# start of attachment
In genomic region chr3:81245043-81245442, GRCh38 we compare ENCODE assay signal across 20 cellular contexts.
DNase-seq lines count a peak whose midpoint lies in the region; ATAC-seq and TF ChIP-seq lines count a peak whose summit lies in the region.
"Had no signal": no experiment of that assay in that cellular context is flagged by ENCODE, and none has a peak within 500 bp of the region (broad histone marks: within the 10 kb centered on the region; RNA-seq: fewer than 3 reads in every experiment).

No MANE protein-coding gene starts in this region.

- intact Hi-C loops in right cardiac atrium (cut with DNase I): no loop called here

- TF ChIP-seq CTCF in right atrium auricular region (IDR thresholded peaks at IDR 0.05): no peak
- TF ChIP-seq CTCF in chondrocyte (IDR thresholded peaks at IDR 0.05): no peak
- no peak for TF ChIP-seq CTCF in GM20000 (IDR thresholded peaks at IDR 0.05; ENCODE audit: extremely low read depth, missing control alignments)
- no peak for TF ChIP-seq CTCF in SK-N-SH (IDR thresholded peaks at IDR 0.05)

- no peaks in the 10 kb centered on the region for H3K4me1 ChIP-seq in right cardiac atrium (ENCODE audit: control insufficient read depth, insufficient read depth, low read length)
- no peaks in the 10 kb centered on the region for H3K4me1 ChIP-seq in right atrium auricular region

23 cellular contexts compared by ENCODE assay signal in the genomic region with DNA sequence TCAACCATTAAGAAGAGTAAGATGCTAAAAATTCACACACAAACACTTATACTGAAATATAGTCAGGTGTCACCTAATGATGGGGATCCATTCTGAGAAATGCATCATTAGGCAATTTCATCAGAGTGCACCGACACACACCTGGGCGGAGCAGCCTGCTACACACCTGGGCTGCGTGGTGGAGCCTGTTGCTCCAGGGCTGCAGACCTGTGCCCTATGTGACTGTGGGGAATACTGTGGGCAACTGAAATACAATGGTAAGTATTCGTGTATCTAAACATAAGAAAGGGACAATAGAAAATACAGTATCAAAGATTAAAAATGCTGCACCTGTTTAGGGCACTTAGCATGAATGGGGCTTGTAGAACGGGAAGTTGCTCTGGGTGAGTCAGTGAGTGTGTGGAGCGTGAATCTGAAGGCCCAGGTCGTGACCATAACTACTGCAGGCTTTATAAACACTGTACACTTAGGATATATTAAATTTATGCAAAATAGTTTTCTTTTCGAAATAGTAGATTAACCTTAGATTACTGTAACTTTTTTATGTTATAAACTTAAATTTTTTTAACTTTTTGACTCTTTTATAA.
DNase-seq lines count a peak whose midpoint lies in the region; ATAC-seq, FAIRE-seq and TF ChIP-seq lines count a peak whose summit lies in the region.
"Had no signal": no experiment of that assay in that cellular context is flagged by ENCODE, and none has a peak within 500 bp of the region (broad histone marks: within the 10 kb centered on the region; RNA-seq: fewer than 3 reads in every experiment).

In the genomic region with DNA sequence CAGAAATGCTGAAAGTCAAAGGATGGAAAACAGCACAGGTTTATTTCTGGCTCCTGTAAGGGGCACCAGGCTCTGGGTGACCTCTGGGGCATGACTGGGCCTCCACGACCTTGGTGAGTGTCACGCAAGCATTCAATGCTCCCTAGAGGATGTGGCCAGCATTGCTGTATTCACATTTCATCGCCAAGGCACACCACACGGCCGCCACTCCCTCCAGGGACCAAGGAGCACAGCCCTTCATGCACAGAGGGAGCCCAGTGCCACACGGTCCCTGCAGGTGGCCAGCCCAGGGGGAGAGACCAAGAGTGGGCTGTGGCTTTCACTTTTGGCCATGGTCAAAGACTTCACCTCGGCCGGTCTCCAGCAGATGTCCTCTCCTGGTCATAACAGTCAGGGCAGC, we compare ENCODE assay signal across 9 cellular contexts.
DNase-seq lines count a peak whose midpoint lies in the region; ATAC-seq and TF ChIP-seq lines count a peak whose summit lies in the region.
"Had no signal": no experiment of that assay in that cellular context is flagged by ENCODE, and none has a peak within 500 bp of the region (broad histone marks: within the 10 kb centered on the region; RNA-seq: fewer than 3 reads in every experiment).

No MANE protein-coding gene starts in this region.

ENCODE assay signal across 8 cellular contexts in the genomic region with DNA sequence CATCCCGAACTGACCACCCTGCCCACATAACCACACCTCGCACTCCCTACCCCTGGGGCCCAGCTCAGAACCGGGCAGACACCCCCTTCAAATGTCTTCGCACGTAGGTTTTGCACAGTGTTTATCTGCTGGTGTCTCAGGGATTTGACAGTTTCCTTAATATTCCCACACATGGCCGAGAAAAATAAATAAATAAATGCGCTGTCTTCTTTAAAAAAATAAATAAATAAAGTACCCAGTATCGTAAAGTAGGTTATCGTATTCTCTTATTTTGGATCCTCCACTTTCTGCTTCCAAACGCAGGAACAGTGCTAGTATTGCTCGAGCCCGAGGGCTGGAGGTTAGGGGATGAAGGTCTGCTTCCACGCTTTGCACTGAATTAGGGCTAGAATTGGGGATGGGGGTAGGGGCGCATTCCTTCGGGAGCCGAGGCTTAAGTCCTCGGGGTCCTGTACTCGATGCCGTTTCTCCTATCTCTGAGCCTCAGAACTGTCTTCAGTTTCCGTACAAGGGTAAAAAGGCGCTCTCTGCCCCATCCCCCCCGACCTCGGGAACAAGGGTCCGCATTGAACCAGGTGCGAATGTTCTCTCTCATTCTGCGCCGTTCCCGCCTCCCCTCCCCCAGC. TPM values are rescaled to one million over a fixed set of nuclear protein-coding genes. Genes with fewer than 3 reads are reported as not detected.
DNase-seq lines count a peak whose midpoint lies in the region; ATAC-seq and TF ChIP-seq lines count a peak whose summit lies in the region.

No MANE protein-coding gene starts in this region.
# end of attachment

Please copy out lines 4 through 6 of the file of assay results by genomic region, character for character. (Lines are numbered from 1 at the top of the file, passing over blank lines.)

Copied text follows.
No MANE protein-coding gene starts in this region.

- intact Hi-C loops in right cardiac atrium (cut with DNase I): no loop called here

- TF ChIP-seq CTCF in right atrium auricular region (IDR thresholded peaks at IDR 0.05): no peak